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Just in time for Halloween! These monsters are not scary, but they are pretty ugly! Who do you think is The Ugliest Monster in the World?
Ellis, in his new one-volume history skillfully manages the large cast of characters and the diplomatic, political and military aspects to tell a compelling story of the American revolution. Informed by a consensus of current scholarship it is both elegantly written and entertaining.
These are not quite ghost stories, not quite straight up realism. There’s a sense throughout that something strange and otherworldly is happening in the corner of your eye.
Even if you do not agree with me that Tucci's The Big Night is probably the best food movie ever, you will still find this gustatory memoir a delightful, escapist read. Deliciously evocative, laugh-out-loud funny, and even including recipes for some of his favorites, I read this straight through in two sittings - slowing myself down by rereading particularly delectable passages, but eagerly anticipating what still lay in wait for me. Read this, and then watch (or re-watch) that movie.
As we enter October, one thing one must know about New England is its autumnal scenery is a sight to behold. Really absorb and appreciate the natural beauty mother nature has to offer with this book--from guiding you to listen for the forest's melodies to offering fun forest adventure ideas for the little ones, "100 Things to do in a Forest" will get you to experience the fall fauna on a whole new level.
This book is everything I could want in an atmospheric book of witchcraft and haunting. Part fable, part horror story, part cobbled-together myth, it's a treat to read and a treat to hold; the author's gorgeous illustrations add another layer that I'm always wishing for but rarely get with adult fiction. Unlike a lot of New England witch trial narratives, this one doesn't so much concern itself with the Christian god, but borrows heavily from American Indian lore. You should be reading Slewfoot this October.
October is a great month for feeling like you're on the verge of giving up. The edge is there. You can see it. The days are getting shorter and it's a long, long barrel to look down to the solstice, and, frankly, one of these days you're gonna lose it and scream your little head off in public. Ada Limón's The Carrying holds your hand right up to the edge and names all the trees along the way, and whether you scream or you don't, The Carrying will be there. full of dread and hope.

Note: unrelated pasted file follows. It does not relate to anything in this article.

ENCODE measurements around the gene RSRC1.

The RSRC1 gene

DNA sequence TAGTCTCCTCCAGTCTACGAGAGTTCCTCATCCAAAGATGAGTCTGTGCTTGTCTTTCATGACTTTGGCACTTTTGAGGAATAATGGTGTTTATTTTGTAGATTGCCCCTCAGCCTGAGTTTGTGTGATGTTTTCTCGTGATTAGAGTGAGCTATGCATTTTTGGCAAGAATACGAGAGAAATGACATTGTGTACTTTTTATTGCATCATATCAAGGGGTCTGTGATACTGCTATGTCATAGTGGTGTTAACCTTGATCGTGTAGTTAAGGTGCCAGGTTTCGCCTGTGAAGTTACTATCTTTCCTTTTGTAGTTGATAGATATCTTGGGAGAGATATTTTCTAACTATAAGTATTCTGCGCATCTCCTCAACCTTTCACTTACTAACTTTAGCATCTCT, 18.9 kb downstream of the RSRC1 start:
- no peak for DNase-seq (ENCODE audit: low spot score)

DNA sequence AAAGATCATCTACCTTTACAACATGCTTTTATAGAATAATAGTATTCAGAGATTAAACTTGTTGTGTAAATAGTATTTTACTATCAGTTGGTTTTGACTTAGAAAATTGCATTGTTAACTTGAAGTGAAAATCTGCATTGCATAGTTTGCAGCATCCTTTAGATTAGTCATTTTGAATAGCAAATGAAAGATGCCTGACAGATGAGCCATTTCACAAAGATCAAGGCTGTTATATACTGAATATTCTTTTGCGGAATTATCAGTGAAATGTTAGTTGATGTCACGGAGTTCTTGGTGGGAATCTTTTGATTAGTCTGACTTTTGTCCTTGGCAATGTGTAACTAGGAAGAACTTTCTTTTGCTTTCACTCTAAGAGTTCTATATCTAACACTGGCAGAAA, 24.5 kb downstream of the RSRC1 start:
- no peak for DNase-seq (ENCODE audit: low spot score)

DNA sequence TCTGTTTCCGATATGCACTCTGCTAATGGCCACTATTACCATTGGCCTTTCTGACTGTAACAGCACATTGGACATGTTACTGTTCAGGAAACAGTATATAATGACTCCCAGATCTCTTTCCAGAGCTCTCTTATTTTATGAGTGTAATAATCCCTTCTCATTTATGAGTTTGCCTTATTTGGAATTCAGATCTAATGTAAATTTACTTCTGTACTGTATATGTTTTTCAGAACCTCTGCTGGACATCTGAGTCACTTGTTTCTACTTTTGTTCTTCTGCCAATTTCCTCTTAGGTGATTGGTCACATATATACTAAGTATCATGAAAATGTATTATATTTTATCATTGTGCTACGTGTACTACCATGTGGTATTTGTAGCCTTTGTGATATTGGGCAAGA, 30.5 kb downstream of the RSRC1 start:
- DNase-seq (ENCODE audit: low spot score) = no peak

The Arrival is great for kids (and grown-ups!) whose favorite part of picture books is the illustrations. Packed with delightfully imaginative detail and a masterclass in visual storytelling, The Arrival is a bittersweet (but mostly sweet!) narrative of immigration, loneliness, and making a new home in an alien world.
Down Girl distills the most hard-to-understand aspects of feminism, misogyny, and the patriarchy into easier-to-understand terms, brought to enrapturing relevance by real-world, pop culture, and true crime-adjacent case studies that feel more like conversation than philosophy class. Kate Manne writes in a way that tackles tough concepts with ease and style- a must-read for feminists of any wave.
The rare book I wanted to re-read the second I finished it. This is one of my all-time favorites.
Celebrate October 2nd, Mahatma Gandhi's birthday, with this beautifully illustrated biogaphy about the man whose name is synonymous with teaching peace. We get to know Gandhi through the eyes of his grandson Arun, who learns Gandhi is not only his grandfather, but also one to the world. A book that can teach and be treasured by all!
The next delightful installment of the Vamos series is a visual feast! When everyone gets stuck on the bridge, the remedy is to throw a party. Readers will pour over the detailed illustrations in this dynamic picture book about transportation and community celebration.
When Lauren is hired to keep a sexy actor in line, it seems like an easy gig compared to the ER therapy work she’s been doing. But all is not as it seems, and sparks are about to fly. Nuanced characters, thrilling pacing, and plenty of laughs make this a one-sitting read. If you enjoyed Spoiler Alert, Kiss Quotient, or Boyfriend Material, this romance novel is everything you’re lusting after.
Jewelle Gomez is the original queen of the modern vampire novel. This is a queer, creative, gothic treasure.
Freshly reprinted in time for Halloween. Jump into this creepy journey alongside Keisha and her wife Alice as they embark on a road trip where they are forced to hunt or be hunted- or so they thought it was that simple.